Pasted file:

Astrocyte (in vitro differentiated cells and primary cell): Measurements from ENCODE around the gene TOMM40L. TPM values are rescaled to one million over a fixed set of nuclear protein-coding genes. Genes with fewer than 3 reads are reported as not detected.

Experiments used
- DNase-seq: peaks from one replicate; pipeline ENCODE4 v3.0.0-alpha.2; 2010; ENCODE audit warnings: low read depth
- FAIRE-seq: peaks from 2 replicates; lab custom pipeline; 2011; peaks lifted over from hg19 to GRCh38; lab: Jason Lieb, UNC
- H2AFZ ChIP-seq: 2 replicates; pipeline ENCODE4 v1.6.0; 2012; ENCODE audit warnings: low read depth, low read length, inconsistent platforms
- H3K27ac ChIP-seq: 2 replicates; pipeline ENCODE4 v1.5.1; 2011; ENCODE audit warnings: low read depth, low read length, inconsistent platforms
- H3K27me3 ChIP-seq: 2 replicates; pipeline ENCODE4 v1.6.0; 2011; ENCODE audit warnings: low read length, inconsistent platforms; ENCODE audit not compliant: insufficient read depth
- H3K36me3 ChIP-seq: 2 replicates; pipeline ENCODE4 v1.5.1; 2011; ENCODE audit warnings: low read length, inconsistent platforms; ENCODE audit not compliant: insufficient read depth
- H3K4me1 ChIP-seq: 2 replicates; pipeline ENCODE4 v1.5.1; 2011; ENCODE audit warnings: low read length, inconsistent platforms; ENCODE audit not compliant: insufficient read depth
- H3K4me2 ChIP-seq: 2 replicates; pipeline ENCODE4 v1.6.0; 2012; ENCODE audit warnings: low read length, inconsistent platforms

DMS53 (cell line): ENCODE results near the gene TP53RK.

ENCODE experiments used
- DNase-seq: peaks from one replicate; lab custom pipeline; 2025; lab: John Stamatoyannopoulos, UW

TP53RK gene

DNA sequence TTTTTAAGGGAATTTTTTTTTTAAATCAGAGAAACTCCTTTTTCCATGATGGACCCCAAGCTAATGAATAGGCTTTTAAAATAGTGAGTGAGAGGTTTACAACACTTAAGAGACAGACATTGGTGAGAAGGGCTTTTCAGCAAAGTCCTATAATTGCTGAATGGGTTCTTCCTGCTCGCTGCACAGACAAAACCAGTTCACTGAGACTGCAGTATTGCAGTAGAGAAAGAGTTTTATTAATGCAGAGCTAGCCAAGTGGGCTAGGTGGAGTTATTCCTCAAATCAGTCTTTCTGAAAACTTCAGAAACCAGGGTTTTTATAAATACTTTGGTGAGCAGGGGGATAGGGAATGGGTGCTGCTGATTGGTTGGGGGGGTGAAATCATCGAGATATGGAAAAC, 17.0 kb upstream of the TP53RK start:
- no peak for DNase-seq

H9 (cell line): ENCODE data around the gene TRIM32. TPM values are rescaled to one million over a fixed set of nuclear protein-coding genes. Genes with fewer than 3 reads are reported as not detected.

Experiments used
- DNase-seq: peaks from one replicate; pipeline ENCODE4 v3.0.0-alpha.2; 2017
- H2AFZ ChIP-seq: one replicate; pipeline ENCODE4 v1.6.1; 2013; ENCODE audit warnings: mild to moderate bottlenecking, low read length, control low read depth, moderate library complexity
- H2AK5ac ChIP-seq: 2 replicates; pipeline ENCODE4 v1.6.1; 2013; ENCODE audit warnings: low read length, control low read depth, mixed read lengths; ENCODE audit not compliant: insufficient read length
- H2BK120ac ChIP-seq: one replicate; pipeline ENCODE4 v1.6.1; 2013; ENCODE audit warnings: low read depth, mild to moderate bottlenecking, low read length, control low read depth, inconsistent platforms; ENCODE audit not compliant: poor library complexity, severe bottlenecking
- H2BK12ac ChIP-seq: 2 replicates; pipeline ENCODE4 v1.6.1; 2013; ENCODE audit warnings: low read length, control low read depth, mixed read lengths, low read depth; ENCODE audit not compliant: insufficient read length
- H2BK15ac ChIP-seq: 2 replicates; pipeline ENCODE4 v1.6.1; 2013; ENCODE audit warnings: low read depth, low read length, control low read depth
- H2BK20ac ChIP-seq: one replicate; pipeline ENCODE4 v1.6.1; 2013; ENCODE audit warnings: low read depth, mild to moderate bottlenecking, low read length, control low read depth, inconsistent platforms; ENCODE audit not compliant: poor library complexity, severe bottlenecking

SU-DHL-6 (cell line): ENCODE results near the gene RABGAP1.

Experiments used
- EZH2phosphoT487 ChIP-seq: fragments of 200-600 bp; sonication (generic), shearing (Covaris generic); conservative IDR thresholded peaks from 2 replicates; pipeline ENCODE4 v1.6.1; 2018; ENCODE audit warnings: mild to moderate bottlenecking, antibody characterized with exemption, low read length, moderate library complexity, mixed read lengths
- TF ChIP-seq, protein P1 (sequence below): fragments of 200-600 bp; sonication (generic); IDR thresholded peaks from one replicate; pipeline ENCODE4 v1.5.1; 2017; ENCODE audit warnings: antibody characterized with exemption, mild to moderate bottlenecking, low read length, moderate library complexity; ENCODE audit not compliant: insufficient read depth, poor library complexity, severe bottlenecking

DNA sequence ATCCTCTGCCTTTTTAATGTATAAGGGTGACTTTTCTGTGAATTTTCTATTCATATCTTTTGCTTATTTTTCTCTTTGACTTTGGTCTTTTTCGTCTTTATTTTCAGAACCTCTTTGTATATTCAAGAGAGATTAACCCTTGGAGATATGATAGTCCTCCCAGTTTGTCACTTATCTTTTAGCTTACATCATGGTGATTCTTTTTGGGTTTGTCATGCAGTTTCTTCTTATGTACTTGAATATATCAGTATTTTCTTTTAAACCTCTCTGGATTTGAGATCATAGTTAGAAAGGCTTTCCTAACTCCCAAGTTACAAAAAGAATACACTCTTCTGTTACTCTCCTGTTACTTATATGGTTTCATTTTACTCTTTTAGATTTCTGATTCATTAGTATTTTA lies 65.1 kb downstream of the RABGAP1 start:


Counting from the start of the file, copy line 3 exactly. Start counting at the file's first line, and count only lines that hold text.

- DNase-seq: peaks from one replicate; pipeline ENCODE4 v3.0.0-alpha.2; 2010; ENCODE audit warnings: low read depth